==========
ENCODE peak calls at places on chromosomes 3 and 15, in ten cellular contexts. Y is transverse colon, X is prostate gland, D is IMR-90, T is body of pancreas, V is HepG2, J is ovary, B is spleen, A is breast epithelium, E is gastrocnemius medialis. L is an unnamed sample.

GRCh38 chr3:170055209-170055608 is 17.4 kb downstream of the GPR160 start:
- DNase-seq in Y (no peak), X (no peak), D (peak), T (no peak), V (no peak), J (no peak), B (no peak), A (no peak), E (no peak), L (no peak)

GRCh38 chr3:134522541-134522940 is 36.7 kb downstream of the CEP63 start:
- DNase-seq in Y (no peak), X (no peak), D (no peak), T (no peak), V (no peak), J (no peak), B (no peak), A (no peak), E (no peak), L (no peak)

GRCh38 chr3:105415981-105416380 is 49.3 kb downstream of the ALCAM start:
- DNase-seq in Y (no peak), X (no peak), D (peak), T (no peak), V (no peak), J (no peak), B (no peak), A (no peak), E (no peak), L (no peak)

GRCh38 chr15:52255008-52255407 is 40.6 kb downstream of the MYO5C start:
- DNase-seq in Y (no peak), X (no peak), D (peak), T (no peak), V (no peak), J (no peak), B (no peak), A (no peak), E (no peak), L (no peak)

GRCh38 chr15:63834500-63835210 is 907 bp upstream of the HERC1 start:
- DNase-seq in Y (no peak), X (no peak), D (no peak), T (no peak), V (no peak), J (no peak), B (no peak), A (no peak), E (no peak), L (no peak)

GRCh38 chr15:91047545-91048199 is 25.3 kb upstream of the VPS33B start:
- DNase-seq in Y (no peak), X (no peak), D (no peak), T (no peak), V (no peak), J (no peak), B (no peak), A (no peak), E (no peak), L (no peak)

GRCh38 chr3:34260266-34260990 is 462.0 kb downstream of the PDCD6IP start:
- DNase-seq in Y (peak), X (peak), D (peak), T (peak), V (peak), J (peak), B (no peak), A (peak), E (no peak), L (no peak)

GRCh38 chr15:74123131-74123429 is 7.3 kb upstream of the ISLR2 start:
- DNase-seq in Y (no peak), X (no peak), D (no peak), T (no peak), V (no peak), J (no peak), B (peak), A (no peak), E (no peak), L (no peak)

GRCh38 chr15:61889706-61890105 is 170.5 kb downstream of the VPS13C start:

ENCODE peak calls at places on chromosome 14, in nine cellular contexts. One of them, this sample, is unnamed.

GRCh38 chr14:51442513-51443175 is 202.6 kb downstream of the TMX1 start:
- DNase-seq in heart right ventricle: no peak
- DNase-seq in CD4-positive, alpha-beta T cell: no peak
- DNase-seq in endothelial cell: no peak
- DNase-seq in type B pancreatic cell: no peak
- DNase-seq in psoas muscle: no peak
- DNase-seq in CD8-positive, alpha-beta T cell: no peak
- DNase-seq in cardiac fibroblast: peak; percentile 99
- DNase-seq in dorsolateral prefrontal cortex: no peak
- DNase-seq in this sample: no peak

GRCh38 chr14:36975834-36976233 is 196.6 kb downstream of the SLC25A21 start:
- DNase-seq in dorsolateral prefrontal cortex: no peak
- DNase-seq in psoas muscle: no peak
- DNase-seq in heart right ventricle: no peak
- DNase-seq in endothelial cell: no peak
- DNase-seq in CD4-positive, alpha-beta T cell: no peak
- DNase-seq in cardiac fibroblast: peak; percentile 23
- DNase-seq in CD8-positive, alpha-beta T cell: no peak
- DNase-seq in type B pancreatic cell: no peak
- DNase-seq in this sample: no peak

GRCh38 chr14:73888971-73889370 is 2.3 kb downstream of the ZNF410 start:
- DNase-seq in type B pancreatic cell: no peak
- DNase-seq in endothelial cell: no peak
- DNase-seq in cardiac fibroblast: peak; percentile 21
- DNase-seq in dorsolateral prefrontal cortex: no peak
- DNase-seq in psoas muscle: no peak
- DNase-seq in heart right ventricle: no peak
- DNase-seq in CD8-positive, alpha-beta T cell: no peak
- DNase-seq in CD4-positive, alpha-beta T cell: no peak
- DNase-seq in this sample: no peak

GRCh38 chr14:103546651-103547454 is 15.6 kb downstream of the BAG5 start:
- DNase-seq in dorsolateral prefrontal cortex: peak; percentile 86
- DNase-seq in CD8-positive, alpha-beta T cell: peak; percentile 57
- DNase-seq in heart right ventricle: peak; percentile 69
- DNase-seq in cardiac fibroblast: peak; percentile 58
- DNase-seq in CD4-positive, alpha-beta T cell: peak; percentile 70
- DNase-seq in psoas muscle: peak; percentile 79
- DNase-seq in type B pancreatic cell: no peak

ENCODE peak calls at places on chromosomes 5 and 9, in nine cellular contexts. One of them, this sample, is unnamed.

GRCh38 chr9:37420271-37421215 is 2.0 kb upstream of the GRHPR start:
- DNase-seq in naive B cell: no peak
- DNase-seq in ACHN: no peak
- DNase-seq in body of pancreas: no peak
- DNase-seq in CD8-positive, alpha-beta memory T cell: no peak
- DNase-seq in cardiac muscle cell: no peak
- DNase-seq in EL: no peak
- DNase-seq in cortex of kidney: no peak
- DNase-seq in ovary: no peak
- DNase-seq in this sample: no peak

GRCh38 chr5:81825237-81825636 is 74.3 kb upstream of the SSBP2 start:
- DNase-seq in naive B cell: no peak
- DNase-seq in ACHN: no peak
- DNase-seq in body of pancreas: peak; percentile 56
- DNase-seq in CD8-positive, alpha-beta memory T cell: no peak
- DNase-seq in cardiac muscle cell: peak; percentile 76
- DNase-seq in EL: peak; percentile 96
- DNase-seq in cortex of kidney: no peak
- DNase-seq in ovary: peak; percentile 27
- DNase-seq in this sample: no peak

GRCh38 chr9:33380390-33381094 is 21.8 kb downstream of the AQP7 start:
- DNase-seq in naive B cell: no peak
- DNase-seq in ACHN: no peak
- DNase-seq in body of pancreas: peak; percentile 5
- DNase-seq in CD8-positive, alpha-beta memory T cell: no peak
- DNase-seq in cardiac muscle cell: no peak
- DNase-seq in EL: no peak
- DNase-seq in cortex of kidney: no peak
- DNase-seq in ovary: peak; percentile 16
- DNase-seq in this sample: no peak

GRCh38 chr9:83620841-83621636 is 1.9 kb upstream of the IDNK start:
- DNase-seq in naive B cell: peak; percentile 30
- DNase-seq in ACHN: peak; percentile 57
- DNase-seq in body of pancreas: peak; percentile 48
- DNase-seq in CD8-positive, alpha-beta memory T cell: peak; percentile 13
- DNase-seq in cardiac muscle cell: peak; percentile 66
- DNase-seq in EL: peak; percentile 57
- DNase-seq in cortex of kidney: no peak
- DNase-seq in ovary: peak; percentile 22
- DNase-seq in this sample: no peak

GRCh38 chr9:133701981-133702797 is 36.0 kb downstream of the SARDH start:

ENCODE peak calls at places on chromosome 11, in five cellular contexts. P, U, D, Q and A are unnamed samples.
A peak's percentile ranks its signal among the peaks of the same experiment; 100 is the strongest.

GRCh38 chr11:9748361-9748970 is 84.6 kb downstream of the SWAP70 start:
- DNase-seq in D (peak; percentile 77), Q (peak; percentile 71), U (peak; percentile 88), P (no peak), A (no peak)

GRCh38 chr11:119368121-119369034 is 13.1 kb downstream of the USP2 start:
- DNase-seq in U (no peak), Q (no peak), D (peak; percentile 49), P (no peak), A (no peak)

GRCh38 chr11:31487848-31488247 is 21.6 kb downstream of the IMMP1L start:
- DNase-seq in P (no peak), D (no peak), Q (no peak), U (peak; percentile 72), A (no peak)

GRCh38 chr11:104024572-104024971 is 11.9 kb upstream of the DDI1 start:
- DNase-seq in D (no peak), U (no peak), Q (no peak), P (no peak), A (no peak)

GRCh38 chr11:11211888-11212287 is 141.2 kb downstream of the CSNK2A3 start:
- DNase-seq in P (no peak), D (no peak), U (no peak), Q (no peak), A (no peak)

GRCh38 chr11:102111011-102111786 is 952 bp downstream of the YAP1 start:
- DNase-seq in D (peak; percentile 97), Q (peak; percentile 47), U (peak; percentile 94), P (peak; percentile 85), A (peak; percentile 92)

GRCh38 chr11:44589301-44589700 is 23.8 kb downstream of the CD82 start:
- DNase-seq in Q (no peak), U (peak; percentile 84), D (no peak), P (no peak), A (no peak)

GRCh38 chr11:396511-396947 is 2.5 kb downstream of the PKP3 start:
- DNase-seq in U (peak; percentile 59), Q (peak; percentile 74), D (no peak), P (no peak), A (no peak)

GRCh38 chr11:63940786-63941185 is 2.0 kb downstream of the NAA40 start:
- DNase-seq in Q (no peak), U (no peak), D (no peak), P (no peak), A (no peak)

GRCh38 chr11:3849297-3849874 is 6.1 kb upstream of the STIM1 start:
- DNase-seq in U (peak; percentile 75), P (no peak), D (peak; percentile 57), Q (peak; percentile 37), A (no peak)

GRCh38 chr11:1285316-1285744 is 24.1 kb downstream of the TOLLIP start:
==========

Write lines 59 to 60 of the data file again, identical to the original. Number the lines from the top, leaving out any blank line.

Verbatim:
GRCh38 chr9:37420271-37421215 is 2.0 kb upstream of the GRHPR start:
- DNase-seq in naive B cell: no peak